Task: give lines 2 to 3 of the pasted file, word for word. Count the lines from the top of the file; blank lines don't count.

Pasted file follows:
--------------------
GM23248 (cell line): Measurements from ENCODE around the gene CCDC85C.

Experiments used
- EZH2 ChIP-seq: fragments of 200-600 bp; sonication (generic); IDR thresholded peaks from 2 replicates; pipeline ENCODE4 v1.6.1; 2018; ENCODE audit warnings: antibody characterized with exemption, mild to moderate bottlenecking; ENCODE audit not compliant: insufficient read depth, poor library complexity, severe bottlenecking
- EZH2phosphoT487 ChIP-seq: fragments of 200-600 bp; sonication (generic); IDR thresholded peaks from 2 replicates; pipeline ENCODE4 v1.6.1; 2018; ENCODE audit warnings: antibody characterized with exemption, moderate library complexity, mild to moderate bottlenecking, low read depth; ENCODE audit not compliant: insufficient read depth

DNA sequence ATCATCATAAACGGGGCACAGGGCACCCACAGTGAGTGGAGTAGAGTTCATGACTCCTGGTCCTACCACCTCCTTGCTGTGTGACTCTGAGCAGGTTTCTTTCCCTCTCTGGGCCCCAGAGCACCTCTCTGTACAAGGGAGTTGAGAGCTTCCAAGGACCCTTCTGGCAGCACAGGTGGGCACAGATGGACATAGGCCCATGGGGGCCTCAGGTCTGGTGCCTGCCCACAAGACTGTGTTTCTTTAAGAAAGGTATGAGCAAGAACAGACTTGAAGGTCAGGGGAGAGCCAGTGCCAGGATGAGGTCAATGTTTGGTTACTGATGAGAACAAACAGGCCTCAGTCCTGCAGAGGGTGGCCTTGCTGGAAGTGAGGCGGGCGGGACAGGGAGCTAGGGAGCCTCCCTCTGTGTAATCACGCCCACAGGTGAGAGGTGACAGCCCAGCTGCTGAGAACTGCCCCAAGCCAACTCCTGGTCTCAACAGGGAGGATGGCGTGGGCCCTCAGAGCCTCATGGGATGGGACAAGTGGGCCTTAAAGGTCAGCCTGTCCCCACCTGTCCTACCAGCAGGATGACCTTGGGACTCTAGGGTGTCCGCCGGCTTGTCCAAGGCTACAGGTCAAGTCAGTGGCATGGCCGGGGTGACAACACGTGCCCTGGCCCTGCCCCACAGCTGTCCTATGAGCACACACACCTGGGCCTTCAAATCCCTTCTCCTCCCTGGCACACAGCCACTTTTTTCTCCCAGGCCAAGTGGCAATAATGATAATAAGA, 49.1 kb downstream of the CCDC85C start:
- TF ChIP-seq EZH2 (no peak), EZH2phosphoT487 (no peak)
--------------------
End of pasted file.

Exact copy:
Experiments used
- EZH2 ChIP-seq: fragments of 200-600 bp; sonication (generic); IDR thresholded peaks from 2 replicates; pipeline ENCODE4 v1.6.1; 2018; ENCODE audit warnings: antibody characterized with exemption, mild to moderate bottlenecking; ENCODE audit not compliant: insufficient read depth, poor library complexity, severe bottlenecking